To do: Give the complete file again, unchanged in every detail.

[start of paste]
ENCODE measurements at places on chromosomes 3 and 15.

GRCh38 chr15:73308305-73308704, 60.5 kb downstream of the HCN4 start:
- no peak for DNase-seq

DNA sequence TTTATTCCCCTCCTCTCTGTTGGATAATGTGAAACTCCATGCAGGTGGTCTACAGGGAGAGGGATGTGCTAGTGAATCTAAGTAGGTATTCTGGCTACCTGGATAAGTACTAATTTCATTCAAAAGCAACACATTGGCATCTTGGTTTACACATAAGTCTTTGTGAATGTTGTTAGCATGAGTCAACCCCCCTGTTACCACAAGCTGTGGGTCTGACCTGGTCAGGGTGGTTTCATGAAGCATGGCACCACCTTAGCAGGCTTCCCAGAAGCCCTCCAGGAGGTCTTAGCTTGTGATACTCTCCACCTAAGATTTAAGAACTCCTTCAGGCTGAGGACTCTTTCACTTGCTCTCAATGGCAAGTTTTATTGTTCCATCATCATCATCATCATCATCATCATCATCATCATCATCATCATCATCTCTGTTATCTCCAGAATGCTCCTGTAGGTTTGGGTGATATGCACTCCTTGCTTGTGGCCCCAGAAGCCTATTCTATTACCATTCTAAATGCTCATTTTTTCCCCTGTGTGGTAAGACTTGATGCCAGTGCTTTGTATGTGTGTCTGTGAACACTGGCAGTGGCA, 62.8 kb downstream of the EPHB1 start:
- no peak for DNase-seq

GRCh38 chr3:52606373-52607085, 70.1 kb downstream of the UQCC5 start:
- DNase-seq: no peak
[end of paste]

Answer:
ENCODE measurements at places on chromosomes 3 and 15.

GRCh38 chr15:73308305-73308704, 60.5 kb downstream of the HCN4 start:
- no peak for DNase-seq

DNA sequence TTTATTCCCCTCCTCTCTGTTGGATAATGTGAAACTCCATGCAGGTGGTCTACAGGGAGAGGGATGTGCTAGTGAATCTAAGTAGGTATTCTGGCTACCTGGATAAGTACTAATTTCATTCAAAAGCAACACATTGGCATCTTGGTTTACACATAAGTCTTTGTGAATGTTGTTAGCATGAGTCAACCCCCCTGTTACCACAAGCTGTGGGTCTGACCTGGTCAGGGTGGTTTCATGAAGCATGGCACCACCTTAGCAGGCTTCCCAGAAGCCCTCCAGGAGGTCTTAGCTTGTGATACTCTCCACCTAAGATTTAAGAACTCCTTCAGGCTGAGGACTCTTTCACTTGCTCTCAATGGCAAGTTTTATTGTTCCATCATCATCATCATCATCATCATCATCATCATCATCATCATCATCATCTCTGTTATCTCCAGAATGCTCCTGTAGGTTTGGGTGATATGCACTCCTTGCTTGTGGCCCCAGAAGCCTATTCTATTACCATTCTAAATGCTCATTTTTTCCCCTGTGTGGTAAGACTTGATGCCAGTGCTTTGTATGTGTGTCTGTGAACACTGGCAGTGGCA, 62.8 kb downstream of the EPHB1 start:
- no peak for DNase-seq

GRCh38 chr3:52606373-52607085, 70.1 kb downstream of the UQCC5 start:
- DNase-seq: no peak